The second way is a new approach that we are trying. We formed a group of patients who are interested in working with drug companies, and specifically with AstraZeneca. What we are going to do is to set up a patient panel which will meet either over the phone, or face-to-face, or even online, but it’s a group of people (not one or two) and they will meet with AstraZeneca’s researchers to talk about a whole range of trials and issues such as ‘what’s the best time to recruit someone after they’ve had bad news’ – how do you make that approach?
“We formed a group of patients who are interested in working with drug companies”
It’s around trying to make these trials more attractive to patients, because if the product works it’s in our interests to make it available to patients as quickly as possible. So that means the trial should recruit to time and to target. That also does help AstraZeneca, because they are paying for it, but our motive is [that] drugs companies make products that, if the trial works, are useful to patients. So we want to try and get them made available as swiftly as possible.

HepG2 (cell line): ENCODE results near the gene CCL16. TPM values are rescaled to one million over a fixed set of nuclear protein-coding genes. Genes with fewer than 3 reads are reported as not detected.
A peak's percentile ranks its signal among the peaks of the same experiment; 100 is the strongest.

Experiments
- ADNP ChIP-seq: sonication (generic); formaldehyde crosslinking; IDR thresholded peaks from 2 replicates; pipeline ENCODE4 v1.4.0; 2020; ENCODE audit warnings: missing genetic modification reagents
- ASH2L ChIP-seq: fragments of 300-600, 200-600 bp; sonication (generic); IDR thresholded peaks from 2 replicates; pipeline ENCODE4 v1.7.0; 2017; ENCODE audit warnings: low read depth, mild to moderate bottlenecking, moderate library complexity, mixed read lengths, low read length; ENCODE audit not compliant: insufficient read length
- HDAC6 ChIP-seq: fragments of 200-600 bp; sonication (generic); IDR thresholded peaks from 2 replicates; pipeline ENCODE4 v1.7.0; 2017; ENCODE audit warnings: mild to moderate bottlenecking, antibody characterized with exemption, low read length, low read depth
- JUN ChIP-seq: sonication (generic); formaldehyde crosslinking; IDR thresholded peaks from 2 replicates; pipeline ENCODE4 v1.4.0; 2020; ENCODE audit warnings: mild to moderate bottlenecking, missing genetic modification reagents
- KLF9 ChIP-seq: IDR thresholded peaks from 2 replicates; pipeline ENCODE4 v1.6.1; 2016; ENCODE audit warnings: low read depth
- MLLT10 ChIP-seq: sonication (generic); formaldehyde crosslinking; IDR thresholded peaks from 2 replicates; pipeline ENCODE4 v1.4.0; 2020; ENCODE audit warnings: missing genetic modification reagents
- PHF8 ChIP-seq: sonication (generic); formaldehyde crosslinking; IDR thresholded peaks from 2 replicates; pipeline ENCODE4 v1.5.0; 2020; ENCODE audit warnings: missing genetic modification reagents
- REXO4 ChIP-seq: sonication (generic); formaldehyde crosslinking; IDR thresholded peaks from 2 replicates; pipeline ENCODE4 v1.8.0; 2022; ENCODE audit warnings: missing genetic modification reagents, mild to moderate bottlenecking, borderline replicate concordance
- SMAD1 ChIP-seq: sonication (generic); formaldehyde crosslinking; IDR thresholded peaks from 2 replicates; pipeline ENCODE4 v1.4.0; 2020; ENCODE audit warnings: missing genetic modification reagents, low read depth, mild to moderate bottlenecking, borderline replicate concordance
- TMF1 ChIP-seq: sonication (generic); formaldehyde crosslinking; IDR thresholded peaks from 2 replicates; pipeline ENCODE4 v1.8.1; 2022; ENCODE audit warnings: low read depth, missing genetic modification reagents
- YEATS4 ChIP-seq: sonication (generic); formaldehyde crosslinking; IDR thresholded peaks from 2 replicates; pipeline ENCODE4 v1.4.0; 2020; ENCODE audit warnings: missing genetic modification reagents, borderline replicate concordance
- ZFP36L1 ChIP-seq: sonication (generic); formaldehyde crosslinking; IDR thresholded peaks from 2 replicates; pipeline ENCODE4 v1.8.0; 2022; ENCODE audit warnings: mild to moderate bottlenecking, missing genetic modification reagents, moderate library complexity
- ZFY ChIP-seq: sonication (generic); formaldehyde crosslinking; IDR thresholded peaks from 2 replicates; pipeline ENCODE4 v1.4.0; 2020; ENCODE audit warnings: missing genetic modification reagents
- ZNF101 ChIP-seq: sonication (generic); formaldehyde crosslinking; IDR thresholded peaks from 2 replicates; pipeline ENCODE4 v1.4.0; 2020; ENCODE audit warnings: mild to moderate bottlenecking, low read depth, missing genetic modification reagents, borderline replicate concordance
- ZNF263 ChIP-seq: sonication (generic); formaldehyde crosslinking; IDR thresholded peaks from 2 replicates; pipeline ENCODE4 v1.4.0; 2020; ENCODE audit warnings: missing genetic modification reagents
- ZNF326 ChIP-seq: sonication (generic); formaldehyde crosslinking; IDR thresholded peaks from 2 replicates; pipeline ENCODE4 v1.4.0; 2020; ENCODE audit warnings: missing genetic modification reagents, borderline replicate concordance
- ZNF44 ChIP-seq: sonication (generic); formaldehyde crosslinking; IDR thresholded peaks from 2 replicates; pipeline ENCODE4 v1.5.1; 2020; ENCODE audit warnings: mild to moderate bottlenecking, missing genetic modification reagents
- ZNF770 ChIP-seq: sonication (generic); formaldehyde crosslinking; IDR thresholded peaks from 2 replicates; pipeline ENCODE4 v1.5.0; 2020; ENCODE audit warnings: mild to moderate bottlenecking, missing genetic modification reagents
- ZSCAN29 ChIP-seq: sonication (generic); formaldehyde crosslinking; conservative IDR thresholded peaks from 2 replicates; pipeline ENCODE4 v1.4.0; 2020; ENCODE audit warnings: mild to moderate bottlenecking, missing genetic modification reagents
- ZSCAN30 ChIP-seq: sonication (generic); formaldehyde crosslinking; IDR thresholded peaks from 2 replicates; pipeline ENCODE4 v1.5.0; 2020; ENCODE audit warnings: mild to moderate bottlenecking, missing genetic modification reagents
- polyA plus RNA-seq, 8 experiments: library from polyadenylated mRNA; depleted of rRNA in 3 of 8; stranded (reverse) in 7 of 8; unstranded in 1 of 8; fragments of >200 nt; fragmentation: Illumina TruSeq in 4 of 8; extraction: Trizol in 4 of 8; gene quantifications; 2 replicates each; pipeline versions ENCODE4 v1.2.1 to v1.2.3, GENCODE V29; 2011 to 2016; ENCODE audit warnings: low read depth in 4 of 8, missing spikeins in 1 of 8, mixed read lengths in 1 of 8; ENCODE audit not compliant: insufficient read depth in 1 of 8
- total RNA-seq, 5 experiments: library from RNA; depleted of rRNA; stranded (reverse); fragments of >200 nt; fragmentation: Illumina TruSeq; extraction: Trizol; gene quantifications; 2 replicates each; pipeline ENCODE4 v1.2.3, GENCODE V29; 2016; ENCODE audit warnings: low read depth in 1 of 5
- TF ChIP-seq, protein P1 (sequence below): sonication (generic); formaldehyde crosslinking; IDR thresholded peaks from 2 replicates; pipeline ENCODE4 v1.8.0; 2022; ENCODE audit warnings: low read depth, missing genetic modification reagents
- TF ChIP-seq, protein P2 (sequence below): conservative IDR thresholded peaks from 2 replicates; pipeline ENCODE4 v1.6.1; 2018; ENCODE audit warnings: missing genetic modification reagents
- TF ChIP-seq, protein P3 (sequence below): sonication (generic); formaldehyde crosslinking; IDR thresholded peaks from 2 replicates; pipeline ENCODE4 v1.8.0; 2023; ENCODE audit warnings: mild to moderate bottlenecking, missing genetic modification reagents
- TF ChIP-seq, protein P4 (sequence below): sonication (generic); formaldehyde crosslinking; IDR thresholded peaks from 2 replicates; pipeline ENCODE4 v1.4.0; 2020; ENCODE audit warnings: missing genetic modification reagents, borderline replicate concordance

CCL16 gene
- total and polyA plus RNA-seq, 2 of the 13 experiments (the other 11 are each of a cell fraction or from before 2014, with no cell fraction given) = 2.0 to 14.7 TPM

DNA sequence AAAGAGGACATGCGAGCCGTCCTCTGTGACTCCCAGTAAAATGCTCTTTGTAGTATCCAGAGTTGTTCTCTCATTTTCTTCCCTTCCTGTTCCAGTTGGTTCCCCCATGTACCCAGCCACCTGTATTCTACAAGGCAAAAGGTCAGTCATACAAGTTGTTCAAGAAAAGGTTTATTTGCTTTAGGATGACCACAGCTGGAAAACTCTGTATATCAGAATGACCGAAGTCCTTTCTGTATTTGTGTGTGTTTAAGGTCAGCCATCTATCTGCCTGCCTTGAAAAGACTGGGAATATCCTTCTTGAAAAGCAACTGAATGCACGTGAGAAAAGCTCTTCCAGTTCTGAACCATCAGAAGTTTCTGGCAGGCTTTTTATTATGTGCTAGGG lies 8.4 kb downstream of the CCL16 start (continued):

PT: Do patients understand the downstream process from their clinical trial?
RS: Most of us probably do not, because the process of getting a drug from the moment it’s designed to actually accepted as a general treatment for patients is a long and complicated one. Even after you’ve got the drug designed and tested in a few people, and tested in more people, and then perhaps multi-nationally to get the patient population up to the right number, you still then have to go through the licensing process. And even after the trial people have got to run it and deliver it as a treatment, and so on, and the company has to market it and manufacture enough of it.